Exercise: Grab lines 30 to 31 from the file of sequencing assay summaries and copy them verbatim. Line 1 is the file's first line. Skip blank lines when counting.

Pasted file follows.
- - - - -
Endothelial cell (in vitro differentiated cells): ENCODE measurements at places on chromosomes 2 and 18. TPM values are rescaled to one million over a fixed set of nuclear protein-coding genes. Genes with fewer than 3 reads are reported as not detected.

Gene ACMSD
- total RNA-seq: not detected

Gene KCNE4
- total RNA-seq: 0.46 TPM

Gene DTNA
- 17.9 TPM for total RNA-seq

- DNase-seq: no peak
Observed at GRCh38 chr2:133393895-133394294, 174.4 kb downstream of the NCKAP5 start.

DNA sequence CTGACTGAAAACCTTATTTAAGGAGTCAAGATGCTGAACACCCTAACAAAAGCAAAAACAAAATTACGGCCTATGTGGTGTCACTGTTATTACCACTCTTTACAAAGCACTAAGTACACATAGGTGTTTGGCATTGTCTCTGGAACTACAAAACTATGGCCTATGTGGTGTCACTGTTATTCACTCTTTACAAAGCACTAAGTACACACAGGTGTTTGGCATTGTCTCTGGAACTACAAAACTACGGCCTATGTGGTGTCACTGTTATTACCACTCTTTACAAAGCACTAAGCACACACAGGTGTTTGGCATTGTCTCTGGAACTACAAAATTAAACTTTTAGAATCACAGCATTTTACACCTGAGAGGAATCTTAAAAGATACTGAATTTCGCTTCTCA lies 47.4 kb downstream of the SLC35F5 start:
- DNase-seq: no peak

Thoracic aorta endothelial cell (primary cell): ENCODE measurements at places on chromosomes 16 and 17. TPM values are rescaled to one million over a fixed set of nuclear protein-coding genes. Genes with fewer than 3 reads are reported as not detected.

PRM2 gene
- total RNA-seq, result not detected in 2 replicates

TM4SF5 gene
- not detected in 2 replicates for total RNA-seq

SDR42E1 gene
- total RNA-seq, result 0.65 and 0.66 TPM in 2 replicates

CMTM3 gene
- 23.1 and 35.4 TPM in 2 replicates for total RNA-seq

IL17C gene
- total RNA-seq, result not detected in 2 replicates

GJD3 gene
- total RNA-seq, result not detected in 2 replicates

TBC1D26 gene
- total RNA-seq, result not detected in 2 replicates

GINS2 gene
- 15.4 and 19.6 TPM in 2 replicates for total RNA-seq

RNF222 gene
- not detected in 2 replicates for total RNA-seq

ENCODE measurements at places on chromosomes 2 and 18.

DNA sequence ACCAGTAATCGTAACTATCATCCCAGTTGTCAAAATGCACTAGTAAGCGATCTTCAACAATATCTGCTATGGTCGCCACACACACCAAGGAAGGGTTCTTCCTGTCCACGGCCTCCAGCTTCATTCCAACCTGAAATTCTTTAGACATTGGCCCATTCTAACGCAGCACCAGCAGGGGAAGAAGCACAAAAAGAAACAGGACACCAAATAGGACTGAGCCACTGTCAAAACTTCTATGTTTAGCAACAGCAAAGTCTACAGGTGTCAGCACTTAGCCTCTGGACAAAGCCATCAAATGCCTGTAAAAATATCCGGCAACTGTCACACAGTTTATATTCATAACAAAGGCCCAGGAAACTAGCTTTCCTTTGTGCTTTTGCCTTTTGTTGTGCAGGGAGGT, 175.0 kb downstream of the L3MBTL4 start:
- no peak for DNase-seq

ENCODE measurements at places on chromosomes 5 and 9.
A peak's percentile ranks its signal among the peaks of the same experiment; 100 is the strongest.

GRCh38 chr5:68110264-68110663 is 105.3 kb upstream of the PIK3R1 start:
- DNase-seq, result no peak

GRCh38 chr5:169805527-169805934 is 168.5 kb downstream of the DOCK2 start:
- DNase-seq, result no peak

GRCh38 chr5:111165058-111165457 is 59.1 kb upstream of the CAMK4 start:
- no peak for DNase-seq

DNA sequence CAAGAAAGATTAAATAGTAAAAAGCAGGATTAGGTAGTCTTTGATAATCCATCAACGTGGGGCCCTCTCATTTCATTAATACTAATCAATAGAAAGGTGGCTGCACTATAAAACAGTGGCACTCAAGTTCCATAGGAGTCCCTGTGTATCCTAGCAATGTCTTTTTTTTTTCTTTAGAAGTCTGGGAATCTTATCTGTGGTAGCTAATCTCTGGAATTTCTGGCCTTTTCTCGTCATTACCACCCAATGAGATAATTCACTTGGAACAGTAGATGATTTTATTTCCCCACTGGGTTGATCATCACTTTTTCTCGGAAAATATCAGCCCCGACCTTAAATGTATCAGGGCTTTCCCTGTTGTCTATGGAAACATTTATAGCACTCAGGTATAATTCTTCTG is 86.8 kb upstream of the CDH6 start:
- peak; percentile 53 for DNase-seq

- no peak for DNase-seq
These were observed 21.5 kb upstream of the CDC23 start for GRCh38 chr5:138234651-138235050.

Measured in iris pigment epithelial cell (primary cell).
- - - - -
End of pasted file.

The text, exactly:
- not detected in 2 replicates for total RNA-seq

ENCODE measurements at places on chromosomes 2 and 18.